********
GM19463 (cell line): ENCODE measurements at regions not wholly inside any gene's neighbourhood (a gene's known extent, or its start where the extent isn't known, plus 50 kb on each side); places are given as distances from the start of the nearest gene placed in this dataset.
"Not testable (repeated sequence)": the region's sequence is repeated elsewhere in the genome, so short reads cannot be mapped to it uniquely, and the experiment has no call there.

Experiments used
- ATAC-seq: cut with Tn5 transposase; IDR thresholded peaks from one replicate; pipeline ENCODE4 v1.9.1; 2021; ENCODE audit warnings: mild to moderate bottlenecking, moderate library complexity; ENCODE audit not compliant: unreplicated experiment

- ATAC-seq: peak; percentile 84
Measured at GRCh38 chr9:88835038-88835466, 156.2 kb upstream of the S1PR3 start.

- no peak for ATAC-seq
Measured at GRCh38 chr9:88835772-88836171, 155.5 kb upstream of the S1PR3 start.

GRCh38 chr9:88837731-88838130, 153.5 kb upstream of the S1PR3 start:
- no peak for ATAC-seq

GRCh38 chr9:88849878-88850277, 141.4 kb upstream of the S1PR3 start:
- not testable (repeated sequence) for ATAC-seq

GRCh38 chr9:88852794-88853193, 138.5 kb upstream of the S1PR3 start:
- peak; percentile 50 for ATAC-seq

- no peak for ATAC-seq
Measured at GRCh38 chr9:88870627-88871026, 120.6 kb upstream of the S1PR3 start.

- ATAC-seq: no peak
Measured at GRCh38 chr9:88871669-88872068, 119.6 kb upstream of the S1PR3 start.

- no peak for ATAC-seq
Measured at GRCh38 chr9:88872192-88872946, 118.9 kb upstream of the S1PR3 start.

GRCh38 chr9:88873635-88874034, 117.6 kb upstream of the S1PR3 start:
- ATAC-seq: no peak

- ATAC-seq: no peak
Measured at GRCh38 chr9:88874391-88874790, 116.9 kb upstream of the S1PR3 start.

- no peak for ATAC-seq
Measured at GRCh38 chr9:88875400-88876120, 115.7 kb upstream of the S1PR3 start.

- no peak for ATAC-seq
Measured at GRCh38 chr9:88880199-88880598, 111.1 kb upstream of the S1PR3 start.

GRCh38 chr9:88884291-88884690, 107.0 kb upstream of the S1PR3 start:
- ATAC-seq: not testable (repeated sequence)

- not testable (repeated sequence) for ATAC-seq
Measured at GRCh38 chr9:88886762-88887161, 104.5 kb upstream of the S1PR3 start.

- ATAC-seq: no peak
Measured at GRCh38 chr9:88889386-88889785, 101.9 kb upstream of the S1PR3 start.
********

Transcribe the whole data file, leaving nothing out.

GM19463 (cell line): ENCODE measurements at regions not wholly inside any gene's neighbourhood (a gene's known extent, or its start where the extent isn't known, plus 50 kb on each side); places are given as distances from the start of the nearest gene placed in this dataset.
"Not testable (repeated sequence)": the region's sequence is repeated elsewhere in the genome, so short reads cannot be mapped to it uniquely, and the experiment has no call there.

Experiments used
- ATAC-seq: cut with Tn5 transposase; IDR thresholded peaks from one replicate; pipeline ENCODE4 v1.9.1; 2021; ENCODE audit warnings: mild to moderate bottlenecking, moderate library complexity; ENCODE audit not compliant: unreplicated experiment

- ATAC-seq: peak; percentile 84
Measured at GRCh38 chr9:88835038-88835466, 156.2 kb upstream of the S1PR3 start.

- no peak for ATAC-seq
Measured at GRCh38 chr9:88835772-88836171, 155.5 kb upstream of the S1PR3 start.

GRCh38 chr9:88837731-88838130, 153.5 kb upstream of the S1PR3 start:
- no peak for ATAC-seq

GRCh38 chr9:88849878-88850277, 141.4 kb upstream of the S1PR3 start:
- not testable (repeated sequence) for ATAC-seq

GRCh38 chr9:88852794-88853193, 138.5 kb upstream of the S1PR3 start:
- peak; percentile 50 for ATAC-seq

- no peak for ATAC-seq
Measured at GRCh38 chr9:88870627-88871026, 120.6 kb upstream of the S1PR3 start.

- ATAC-seq: no peak
Measured at GRCh38 chr9:88871669-88872068, 119.6 kb upstream of the S1PR3 start.

- no peak for ATAC-seq
Measured at GRCh38 chr9:88872192-88872946, 118.9 kb upstream of the S1PR3 start.

GRCh38 chr9:88873635-88874034, 117.6 kb upstream of the S1PR3 start:
- ATAC-seq: no peak

- ATAC-seq: no peak
Measured at GRCh38 chr9:88874391-88874790, 116.9 kb upstream of the S1PR3 start.

- no peak for ATAC-seq
Measured at GRCh38 chr9:88875400-88876120, 115.7 kb upstream of the S1PR3 start.

- no peak for ATAC-seq
Measured at GRCh38 chr9:88880199-88880598, 111.1 kb upstream of the S1PR3 start.

GRCh38 chr9:88884291-88884690, 107.0 kb upstream of the S1PR3 start:
- ATAC-seq: not testable (repeated sequence)

- not testable (repeated sequence) for ATAC-seq
Measured at GRCh38 chr9:88886762-88887161, 104.5 kb upstream of the S1PR3 start.

- ATAC-seq: no peak
Measured at GRCh38 chr9:88889386-88889785, 101.9 kb upstream of the S1PR3 start.